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STARS completes in-flight medical data transfer trial
Utilising SkyTrac Systems avionics, STARS was able to transfer patient medical data to air operators in real-time, becoming the first of its kind in the process.
SkyTrac says its ISAT-200A satellite communications terminal is resilient against natural disasters and catastrophic events.

STARS air ambulance and SkyTrac Systems have completed an in-flight medical data transfer trial on board STARS' new five-blade Airbus H145-D3 aircraft.

SkyTrac says the medical data transfer capability is the first of its kind to enable air medical operators to transmit real-time patient medical data such as O2 and CO2 saturation, pulse rate and blood pressure data directly to remote transport physicians and receiving centres from any point on the globe through its connectivity solution. This mix of satellite, cellular and Wi-Fi connectivity is made possible by SkyTrac's ISAT-200A and DAL-200 avionics, which offers operators dynamic data routing through various channels for real-time medical data acquired from onboard medical devices. The capability should enable transport physicians to view patient data remotely through secure servers in real-time.

Prior to STARS' in-flight trial, SkyTrac conducted on-ground testing with STAT MedEvac, a Pennsylvanian air medical transport provider, in February 2020 where engineers configured a Zoll X Series monitor/defibrillator to transmit encrypted medical data successfully.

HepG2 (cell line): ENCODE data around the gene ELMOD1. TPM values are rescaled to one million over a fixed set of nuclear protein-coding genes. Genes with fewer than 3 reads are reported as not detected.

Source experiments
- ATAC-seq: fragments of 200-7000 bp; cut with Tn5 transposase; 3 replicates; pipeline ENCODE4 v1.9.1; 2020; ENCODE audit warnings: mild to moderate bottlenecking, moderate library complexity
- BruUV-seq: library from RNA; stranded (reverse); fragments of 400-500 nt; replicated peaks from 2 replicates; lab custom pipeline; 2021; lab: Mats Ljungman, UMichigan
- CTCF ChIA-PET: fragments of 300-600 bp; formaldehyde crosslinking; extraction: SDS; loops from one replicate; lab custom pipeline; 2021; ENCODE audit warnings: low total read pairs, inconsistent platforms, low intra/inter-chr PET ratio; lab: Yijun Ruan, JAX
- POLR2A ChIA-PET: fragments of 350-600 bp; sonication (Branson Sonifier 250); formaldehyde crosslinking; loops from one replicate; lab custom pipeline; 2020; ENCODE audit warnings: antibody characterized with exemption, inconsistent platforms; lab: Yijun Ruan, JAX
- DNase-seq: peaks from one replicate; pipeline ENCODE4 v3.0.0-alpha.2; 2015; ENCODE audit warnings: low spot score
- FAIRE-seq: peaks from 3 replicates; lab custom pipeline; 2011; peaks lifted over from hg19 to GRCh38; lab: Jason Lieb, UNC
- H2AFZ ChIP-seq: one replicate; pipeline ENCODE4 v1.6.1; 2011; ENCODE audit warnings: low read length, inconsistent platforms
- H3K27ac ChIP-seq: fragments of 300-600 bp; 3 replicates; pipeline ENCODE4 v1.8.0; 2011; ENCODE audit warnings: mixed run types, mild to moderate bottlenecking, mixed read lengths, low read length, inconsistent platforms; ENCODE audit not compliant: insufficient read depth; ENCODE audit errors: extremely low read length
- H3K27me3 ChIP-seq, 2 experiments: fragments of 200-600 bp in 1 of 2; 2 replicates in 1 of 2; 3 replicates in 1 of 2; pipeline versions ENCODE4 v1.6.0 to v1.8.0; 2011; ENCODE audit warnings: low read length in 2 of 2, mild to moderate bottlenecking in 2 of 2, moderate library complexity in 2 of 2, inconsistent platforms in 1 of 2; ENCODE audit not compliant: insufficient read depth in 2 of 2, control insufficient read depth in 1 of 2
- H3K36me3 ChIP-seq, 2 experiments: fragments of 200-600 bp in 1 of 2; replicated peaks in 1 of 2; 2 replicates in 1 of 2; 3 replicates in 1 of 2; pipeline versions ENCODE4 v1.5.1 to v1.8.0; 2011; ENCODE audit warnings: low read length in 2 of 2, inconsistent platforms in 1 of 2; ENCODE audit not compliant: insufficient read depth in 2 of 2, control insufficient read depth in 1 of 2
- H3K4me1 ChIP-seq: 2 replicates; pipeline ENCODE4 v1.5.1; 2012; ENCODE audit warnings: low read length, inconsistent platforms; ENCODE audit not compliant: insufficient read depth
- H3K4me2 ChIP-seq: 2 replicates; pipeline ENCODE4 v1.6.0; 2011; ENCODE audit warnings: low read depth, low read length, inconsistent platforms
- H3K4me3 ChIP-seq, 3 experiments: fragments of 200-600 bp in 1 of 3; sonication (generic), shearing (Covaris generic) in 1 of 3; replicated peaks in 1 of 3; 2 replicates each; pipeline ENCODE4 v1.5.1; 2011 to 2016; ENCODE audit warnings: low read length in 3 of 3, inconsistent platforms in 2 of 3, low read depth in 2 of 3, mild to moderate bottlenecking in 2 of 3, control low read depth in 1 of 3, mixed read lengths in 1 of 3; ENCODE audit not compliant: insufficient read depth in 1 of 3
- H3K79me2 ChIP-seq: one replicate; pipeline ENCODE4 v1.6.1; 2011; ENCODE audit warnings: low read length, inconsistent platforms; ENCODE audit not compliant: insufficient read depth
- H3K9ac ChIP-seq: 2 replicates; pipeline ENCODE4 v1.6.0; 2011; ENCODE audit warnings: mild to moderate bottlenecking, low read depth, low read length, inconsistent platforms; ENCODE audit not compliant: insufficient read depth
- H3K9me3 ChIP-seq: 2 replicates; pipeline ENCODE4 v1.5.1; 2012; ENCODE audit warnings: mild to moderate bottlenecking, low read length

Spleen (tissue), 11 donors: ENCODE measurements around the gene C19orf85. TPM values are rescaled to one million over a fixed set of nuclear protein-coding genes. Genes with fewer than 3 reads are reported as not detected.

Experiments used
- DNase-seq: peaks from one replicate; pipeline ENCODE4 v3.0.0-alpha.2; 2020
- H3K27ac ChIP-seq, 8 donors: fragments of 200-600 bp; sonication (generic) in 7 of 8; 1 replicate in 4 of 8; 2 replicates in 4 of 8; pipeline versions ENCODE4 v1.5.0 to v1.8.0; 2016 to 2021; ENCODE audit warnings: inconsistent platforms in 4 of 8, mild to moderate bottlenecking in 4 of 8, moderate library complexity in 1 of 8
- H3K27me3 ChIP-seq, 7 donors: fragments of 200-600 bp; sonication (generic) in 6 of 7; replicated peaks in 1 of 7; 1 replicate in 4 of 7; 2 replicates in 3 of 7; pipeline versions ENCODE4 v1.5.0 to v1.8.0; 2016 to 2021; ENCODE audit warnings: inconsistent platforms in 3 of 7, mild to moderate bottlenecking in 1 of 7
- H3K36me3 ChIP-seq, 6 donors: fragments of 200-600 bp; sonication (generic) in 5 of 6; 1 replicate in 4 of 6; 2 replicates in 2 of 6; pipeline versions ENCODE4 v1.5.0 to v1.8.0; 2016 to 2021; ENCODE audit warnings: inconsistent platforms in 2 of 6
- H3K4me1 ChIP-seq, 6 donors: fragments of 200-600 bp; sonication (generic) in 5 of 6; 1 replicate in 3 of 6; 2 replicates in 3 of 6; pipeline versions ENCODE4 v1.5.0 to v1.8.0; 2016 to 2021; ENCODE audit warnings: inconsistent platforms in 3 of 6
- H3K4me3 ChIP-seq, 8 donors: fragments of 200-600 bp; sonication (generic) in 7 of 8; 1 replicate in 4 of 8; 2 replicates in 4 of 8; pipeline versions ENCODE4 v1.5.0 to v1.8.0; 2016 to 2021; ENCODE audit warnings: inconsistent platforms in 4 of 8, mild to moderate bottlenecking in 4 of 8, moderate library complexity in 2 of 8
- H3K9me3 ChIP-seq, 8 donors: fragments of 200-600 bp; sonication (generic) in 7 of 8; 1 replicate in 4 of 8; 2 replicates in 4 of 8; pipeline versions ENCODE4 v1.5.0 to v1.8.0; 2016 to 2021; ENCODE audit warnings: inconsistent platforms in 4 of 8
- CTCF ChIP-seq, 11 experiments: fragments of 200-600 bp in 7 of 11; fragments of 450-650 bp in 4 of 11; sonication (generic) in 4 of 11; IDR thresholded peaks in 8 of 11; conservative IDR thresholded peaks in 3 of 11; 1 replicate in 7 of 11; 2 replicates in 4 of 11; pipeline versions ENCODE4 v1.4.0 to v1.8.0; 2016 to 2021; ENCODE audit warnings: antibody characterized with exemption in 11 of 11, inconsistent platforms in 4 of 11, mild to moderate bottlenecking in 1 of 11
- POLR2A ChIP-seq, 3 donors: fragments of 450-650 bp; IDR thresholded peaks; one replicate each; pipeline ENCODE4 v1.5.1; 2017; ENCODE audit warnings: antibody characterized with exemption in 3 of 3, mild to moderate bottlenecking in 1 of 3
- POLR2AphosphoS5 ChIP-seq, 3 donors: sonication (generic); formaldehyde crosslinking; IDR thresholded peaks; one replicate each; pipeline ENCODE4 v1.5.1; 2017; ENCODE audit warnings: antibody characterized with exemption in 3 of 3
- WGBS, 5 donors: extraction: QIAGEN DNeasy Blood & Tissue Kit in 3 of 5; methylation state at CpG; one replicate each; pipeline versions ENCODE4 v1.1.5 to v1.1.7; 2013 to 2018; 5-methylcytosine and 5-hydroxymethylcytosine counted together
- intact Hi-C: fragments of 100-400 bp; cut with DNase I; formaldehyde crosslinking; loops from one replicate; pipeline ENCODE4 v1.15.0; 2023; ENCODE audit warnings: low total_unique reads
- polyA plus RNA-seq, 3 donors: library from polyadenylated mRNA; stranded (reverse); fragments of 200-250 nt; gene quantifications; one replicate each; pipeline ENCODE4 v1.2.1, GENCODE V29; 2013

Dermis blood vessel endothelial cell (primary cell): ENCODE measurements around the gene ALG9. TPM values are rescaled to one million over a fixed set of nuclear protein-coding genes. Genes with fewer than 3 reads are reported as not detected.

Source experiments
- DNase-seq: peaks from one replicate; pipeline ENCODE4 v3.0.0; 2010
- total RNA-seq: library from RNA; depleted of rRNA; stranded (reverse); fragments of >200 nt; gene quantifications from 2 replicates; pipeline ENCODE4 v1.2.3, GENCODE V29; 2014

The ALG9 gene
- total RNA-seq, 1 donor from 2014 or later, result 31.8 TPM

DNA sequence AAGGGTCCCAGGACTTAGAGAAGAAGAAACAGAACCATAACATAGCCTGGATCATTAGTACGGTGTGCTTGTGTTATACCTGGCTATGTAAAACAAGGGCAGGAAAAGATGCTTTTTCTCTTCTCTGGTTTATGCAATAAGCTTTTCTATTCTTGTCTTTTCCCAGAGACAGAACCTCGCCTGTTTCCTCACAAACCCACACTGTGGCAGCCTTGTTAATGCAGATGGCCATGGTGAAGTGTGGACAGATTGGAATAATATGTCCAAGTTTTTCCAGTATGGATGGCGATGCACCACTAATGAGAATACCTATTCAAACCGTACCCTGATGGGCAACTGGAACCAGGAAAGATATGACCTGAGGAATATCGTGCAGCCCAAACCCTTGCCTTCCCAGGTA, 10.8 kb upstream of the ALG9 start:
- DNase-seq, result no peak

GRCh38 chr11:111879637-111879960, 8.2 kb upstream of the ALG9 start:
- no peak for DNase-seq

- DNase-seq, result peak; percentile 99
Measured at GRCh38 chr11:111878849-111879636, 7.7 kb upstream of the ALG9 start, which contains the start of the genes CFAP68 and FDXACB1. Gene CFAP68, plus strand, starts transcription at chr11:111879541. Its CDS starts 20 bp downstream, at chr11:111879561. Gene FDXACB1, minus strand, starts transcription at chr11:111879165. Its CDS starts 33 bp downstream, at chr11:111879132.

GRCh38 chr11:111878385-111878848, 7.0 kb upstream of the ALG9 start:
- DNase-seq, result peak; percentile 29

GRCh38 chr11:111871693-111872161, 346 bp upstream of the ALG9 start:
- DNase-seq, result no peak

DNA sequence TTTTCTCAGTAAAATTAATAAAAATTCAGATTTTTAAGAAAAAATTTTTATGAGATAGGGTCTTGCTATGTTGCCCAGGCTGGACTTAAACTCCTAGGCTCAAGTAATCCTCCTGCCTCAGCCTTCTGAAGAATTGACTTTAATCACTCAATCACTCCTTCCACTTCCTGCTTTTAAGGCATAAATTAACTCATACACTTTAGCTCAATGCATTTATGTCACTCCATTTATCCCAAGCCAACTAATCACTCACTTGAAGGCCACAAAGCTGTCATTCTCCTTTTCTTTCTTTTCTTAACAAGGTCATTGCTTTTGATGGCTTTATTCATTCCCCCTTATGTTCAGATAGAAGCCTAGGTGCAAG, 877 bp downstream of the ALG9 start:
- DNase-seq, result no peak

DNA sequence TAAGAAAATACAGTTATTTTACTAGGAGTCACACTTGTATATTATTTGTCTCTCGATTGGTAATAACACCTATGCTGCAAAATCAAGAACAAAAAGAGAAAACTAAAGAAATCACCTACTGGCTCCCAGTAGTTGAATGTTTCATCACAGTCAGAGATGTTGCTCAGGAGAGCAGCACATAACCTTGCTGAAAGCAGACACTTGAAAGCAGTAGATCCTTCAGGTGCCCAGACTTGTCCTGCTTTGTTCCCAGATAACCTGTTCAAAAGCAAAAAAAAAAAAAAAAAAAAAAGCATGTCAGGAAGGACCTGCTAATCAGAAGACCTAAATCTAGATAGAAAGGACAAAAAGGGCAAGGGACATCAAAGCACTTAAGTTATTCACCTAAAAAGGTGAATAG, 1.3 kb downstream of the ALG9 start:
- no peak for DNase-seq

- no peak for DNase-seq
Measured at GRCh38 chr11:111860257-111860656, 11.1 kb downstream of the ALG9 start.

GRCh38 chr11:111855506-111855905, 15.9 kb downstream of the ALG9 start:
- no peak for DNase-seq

SkyTrac says the expandable capability will enable healthcare practitioners to access data such as 12-lead reports before patients arrive at the receiving hospital.

The Iridium-based ISAT-200A satellite communications terminal features data acquisition capabilities and services such as voice and text communications, aircraft tracking and satellite push-to-talk through a low earth orbit satellite network for low-latency narrowband bandwidth, which SkyTrac says is immune to natural disasters and catastrophic events.

“STARS is very excited to see this capability successfully trialed on our aircraft,” says Cindy Seidl, chief clinical officer, STARS air ambulance. “The ability for our remote transport physicians to view real-time data enables us to be even more reactive when transporting patients to receiving centres.”

“SkyTrac has worked closely with STARS and STAT MedEvac over the years to create a truly innovative capability that has far-reaching impact within the emergency medical service sector,” says Mandi Skinner, regional business manager, SkyTrac.

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